Visit the TDWG 2023 conference website for more information about the scientific program, registration, abstract submission and more. Ahead, during and after the conference, join the conversation on Twitter and Mastodon via #tdwg2023.
BiCIKL is dedicated to building a new community of key research infrastructures, researchers and citizen scientists by using linked FAIR biodiversity data at all stages of the research lifecycle, from specimens through sequencing, imaging, identification of taxa, etc. to final publication in novel, re-usable, human-readable and machine-interpretable scholarly articles.
Achieving a culture change in how biodiversity data are being identified, linked, integrated and re-used is the mission of the BiCIKL consortium. By doing so, BiCIKL is to help increase the transparency, trustworthiness and efficiency of the entire research ecosystem.
The new article collection welcomes taxonomic and other biodiversity-related research articles, data papers, software descriptions,and methodological/theoretical papers. These should demonstrate the advantages and novel approaches in accessing and (re-)using linked biodiversity data.
To be eligible for the collection, a manuscript must comply with at least two of the conditions listed below. In the submission form, the author needs tospecify the condition(s) applicable to the manuscript. The author should provide the explanation in a cover letter, using the Notes to the editor field.
All submissions must abide by the community-agreed standards for terms, ontologies and vocabularies used in biodiversity informatics.
Conditions for publication in the article collection:
The authors are expected to use explicit Globally Unique Persistent and Resolvable Identifiers (GUPRI) or other persistent identifiers (PIDs), where such are available, for the different types of data they use and/or cite in the manuscripts (specimens IDs, sequence accession numbers, taxon name and taxon treatment IDs, image IDs, etc.)
Global taxon reviews in the form of “cyber-catalogues” are welcome if they contain links of the key data elements (specimens, sequences, taxon treatments, images, literature references, etc.) to their respective records in external repositories. Taxon names in the text should not be hyperlinked. Instead, under each taxon name in the catalogue, the authors should add external links to, for example, Catalogue of Life, nomenclators (e.g. IPNI, MycoBank, Index Fungorum, ZooBank), taxon treatments in Plazi’s TreatmentBank or other relevant trusted resources.
Taxonomic papers (e.g. descriptions of new species or revisions) must contain persistent identifiers for the holotype, paratypes and at least most of the specimens used in the study.
Specimen records that are used for new taxon descriptions or taxonomic revisions and are associated with a particular Barcode Identification Number (BIN) or Species Hypothesis (SH) should be imported directly from BOLD or PlutoF, respectively, via the ARPHA Writing Tool data-import plugin.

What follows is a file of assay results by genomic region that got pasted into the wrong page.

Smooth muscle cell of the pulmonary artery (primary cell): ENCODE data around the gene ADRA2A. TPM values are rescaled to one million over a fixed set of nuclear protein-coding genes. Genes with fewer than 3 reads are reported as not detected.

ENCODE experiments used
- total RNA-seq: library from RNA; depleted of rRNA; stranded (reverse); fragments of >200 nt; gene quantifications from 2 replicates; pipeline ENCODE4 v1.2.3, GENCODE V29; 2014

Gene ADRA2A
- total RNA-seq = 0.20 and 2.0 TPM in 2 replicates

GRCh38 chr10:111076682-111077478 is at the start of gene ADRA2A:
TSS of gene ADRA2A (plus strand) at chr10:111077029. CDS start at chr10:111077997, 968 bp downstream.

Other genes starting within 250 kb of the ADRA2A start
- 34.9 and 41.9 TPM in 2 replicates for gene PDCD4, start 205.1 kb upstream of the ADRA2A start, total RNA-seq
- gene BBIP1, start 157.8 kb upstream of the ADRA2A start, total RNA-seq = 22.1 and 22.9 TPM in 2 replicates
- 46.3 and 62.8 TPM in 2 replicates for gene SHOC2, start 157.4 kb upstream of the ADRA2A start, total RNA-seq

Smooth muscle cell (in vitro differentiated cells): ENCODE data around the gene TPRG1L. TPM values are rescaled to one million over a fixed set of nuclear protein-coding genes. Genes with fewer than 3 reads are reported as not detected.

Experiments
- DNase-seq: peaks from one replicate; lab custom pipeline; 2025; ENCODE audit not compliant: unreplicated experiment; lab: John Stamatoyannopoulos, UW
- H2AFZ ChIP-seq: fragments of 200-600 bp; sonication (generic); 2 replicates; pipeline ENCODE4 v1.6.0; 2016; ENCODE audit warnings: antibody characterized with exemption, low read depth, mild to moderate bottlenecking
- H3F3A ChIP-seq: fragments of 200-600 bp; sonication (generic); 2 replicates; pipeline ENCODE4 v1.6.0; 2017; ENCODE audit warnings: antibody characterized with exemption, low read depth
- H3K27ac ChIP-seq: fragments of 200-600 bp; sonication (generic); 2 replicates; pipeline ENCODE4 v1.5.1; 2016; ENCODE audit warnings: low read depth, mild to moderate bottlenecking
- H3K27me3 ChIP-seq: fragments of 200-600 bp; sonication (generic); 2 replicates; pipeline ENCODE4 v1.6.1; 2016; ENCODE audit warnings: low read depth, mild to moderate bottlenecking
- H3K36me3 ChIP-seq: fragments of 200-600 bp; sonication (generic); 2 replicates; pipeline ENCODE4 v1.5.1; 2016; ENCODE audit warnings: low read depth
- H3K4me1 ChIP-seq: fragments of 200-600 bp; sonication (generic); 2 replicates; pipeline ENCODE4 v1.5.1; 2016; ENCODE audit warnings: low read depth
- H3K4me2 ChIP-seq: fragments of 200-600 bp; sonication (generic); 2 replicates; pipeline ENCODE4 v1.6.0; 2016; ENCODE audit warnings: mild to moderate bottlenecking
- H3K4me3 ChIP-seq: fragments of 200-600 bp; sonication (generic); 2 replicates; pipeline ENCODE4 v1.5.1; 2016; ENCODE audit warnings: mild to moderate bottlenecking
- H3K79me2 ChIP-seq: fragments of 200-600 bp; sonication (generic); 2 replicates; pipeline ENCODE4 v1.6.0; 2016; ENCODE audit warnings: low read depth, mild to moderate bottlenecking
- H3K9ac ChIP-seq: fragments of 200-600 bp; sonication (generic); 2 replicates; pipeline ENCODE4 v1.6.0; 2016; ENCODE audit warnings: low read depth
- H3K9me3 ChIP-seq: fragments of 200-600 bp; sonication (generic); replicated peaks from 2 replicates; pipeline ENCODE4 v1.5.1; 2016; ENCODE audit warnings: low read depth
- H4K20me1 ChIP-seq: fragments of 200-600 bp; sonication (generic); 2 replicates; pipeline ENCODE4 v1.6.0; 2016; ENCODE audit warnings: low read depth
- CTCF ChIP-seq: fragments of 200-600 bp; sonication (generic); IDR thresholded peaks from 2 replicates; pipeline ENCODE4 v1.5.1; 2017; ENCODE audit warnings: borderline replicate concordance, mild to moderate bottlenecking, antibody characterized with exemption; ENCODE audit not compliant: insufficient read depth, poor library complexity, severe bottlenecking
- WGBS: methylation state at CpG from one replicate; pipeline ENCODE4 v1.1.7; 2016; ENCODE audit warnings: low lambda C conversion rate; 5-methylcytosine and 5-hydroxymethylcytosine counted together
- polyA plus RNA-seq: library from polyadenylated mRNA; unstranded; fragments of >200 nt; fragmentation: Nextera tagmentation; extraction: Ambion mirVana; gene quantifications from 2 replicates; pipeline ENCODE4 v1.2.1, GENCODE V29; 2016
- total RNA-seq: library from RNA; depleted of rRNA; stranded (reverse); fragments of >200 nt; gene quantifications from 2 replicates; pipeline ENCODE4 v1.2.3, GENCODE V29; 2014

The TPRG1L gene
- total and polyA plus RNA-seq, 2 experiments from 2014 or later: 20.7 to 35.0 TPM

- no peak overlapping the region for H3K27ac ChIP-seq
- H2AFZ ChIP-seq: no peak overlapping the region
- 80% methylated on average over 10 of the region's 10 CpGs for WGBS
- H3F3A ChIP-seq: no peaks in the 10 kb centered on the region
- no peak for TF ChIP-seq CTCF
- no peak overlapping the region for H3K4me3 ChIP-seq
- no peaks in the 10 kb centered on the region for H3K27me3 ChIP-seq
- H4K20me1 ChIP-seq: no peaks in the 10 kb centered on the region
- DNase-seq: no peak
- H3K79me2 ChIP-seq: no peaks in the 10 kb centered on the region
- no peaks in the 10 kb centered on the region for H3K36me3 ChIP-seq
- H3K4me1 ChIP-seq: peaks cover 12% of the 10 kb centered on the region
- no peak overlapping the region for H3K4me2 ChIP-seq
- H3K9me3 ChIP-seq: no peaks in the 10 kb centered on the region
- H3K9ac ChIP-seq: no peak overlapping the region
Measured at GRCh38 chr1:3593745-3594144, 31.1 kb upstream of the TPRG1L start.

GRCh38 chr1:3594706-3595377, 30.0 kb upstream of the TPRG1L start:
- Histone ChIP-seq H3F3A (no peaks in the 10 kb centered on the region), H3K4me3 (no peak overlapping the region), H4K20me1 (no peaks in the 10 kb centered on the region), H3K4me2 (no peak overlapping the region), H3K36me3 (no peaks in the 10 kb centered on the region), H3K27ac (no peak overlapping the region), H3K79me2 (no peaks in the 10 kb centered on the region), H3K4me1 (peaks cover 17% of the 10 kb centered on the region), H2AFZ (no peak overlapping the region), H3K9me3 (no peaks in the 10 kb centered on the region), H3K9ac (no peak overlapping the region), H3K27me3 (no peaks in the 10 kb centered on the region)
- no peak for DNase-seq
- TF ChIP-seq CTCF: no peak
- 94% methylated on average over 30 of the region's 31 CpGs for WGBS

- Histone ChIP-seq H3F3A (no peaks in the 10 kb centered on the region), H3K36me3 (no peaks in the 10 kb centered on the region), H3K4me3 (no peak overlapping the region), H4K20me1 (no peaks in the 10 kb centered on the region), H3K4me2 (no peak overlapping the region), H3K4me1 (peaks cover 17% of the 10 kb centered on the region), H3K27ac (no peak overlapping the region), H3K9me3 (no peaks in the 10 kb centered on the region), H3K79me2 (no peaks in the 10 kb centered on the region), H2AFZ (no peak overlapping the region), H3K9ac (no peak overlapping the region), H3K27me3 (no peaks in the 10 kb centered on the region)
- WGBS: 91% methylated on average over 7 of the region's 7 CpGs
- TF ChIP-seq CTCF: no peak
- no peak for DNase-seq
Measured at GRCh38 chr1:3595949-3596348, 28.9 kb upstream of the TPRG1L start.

More generally, individual specimen records used for various purposes in taxonomic descriptions and inventories should be imported directly into the manuscript from GBIF, iDigBio, or BOLD via the ARPHA Writing Tool data-import plugin.
In-text citations of taxon treatments from Plazi’s TreatmentBank are highly welcome in any taxonomic revision or catalogue. The in-text citations should be hyperlinked to the original treatment data at TreatmentBank.
Hyperlinking other terms of importance in the article text to their original external data sources or external vocabularies is encouraged.
Tables that list gene accession numbers, specimens and taxon names, should conform to the Biodiversity Data Journal’s linked data tables guidelines.
Theoretical or methodological papers on linking FAIR biodiversity data are eligible for the BiCIKL collection if they provide real examples and use cases.
Data papers or software descriptions are eligible if they use linked data from the BiCIKL’s partnering research infrastructures, or describe tools and services that facilitate access to and linking between FAIR biodiversity data.
Articles that contain nanopublications created or added during the authoring process in Biodiversity Data Journal. A nanopublication is a scientifically meaningful assertion about anything that can be uniquely identified and attributed to its author and serve to communicate a single statement, for example biotic relationship between taxa, or habitat preference of a taxon. The in-built workflow ensures the linkage and its persistence, while the information is simultaneously human-readable and machine-interpretable.
Manuscripts that contain or describe any other novel idea or feature related to linked or semantically enhanced biodiversity data will be considered too.
We recommend authors to get acquainted with these two papers before they decide to submit a manuscript to the collection:
Here are several examples of research questions that might be explored using semantically enriched and linked biodiversity data:
(1) How does linking taxon names or Operational Taxonomic Units (OTUs) to related external data (e.g. specimen records, sequences, distributions, ecological & bionomic traits, images) contribute to a better understanding of the functions and regional/local processes within faunas/floras/mycotas or biotic communities?
(2) How could the production and publication of taxon descriptions and inventories – including those based mostly on genomic and barcoding data – be streamlined?
(3) How could general conclusions, assertions and citations in biodiversity articles be expressed in formal, machine-actionable language, either to update prior work or express new facts (e.g. via nanopublications)?
(4) How could research data and narratives be re-used to support more extensive and data-rich studies?
(5) Are there other taxon- or topic-specific research questions that would benefit from richer, semantically enhanced FAIR biodiversity data?
All articles will need to acknowledge the BiCIKL project, Grant No 101007492 in the Acknowledgements section.
* The publication fee (APC) is waived for standard-sized manuscripts (up to 40,000 characters, including spaces) normally charged by BDJ at € 650. Authors of larger manuscripts will need to cover the surplus charge (€10 for each 1,000 characters above 40,000). See more about the APC policy at Biodiversity Data Journal, or contact the journal editorial team at: firstname.lastname@example.org.